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Brexit’s most reluctant architect has walked away from the mess

David Cameron waves.
Reuters/Peter Nicholls/
Britain’s outgoing Prime Minister, David Cameron with his wife Samantha, waves in front of number 10 Downing Street, on his last day in office as…
  • Cassie Werber
By Cassie Werber

Cassie writes about the world of work.

Published Last updated This article is more than 2 years old.

David Cameron, the former British prime minister who stepped down in May 2016 after the country voted to leave the European Union, has quit politics.

He becomes the latest in a string of high-profile figures in the Brexit debate to decline any part in seeing it through to fruition.

David Cameron didn’t want the country to leave the EU, and when his campaign was defeated he immediately stepped down as leader of the country and of his Conservative Party. But he did call and oversee the referendum—planning to guide the country to a “remain” vote—and will be remembered as the prime minister who took Britain out of the EU. He pledged in 2013 to hold the referendum, saying he believed in “confronting this issue,” in an attempt to stave off the threat from the right-wing, pro-Brexit UKIP party (and reportedly made that fateful decision over pizza in Chicago’s O’Hare Airport.) Today, he resigned as a member of parliament, or MP, meaning that he is, for now, leaving politics altogether.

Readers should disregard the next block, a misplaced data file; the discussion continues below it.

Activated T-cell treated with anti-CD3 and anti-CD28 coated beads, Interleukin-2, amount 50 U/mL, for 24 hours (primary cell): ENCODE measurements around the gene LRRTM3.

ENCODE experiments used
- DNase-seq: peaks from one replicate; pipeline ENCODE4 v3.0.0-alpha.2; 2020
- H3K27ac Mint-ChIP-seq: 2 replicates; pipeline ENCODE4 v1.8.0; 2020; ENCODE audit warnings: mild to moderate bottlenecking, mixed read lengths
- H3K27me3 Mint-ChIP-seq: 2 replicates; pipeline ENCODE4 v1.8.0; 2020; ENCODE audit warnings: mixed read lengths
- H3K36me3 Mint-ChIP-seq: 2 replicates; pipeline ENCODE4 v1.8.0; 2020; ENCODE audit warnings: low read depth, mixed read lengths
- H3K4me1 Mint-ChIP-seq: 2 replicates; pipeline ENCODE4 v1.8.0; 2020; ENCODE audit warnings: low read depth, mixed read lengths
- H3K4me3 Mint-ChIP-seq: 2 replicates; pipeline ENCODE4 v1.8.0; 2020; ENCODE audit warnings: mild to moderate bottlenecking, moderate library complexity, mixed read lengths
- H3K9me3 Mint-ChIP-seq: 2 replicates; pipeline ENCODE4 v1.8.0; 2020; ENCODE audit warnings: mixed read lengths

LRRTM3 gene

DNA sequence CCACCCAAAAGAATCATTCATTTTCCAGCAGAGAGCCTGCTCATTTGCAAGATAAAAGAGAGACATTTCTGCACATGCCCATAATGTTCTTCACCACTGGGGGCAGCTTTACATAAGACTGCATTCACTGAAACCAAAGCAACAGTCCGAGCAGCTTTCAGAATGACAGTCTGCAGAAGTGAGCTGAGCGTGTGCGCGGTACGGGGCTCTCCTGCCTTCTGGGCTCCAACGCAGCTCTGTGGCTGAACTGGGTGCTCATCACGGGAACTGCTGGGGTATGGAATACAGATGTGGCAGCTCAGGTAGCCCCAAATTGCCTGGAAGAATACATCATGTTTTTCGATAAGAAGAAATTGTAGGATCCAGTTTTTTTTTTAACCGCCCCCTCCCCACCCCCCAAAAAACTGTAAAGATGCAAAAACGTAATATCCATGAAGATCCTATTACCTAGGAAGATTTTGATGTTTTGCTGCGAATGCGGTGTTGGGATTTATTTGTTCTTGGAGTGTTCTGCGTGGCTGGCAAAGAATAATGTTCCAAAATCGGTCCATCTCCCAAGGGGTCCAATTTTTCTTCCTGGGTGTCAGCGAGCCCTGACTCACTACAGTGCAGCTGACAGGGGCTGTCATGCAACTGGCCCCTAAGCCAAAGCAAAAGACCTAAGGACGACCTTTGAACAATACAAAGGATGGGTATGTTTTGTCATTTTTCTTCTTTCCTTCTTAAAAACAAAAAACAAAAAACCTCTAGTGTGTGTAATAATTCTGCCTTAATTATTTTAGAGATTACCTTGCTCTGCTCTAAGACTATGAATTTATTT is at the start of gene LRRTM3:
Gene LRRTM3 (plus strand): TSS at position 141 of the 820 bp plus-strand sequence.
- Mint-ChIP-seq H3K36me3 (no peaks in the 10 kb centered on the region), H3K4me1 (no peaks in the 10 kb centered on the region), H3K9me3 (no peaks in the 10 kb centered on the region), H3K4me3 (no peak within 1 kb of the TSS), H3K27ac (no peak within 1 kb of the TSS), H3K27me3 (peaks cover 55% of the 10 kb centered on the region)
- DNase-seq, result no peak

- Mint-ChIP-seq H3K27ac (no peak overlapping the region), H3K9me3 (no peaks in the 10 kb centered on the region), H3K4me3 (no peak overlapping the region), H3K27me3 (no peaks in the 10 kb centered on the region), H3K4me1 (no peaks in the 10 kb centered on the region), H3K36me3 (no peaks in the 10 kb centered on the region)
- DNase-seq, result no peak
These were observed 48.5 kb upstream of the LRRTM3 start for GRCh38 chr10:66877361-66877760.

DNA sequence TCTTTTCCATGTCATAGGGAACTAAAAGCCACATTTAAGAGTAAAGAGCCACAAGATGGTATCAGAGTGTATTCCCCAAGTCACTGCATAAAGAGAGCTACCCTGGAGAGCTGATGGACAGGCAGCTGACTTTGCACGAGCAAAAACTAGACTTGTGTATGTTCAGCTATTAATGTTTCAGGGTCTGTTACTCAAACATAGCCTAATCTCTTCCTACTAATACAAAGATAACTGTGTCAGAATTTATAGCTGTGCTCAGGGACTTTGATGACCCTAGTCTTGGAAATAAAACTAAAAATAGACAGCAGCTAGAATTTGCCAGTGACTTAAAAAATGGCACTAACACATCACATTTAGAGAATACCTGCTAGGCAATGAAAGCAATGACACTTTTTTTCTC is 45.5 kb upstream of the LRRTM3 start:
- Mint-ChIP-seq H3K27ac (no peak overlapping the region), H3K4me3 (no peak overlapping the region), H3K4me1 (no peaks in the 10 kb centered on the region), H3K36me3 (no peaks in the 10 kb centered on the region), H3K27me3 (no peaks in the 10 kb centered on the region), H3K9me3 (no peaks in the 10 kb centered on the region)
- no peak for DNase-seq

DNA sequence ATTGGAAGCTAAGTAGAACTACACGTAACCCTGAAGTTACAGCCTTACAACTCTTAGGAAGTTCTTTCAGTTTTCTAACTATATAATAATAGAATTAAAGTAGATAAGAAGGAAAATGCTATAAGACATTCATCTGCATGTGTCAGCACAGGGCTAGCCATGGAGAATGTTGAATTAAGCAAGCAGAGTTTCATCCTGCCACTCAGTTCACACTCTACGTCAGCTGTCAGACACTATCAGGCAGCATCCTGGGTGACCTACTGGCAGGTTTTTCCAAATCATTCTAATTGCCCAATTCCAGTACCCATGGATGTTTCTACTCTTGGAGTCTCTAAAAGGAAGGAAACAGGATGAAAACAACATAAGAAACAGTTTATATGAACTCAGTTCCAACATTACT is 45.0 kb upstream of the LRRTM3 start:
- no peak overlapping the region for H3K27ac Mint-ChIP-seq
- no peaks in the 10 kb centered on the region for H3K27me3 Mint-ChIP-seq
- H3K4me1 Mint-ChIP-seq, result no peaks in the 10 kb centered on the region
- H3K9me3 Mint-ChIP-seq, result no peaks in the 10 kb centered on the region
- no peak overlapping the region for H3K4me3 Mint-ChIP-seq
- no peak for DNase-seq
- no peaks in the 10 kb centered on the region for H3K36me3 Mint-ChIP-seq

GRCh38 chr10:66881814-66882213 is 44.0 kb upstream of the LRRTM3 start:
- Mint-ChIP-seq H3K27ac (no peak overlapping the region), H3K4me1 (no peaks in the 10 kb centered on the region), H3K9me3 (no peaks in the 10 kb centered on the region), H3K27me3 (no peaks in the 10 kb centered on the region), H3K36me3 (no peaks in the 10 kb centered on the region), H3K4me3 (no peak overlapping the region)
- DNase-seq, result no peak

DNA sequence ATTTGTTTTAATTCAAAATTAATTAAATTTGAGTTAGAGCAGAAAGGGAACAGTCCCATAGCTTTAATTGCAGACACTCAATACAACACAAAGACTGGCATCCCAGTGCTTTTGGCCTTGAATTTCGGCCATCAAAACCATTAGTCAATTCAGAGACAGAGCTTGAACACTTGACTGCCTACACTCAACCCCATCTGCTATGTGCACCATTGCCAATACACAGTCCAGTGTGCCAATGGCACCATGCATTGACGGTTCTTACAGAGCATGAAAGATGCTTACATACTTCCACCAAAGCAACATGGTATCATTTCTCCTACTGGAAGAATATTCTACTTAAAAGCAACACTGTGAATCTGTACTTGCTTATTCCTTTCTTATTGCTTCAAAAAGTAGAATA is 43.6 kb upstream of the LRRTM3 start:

“You will admit now, though, won’t you, you will be remembered mostly for taking this country out of the European Union?” the BBC asked Cameron. “Well, I’m sure I’ll be remembered for keeping that pledge” to hold a referendum, Cameron replied.

Cameron’s decision to leave politics at the age of 49 after only 15 years as an MP has sparked speculation that he’s planning to get a high-paying corporate job. He said he hadn’t yet decided what to do next.

Many of the people who were most vocal in demanding Brexit have also drifted away from the complex work of making it happen. Nigel Farage, leader of the UK Independence Party, who had campaigned on a single platform of leaving Europe for years, quit almost as soon as his aim was achieved. He said he wanted his life back. Boris Johnson, former mayor of London and a prominent member of the “leave” campaign, had been widely expected to replace Cameron as prime minister, but said he wouldn’t run (he’s since been made foreign secretary). Michael Gove, a former justice minister in the Conservative government and another “leave” campaigner, wanted to become the post-Brexit prime minister, but was defeated. Theresa May, the current prime minister, didn’t give him a place in her cabinet.

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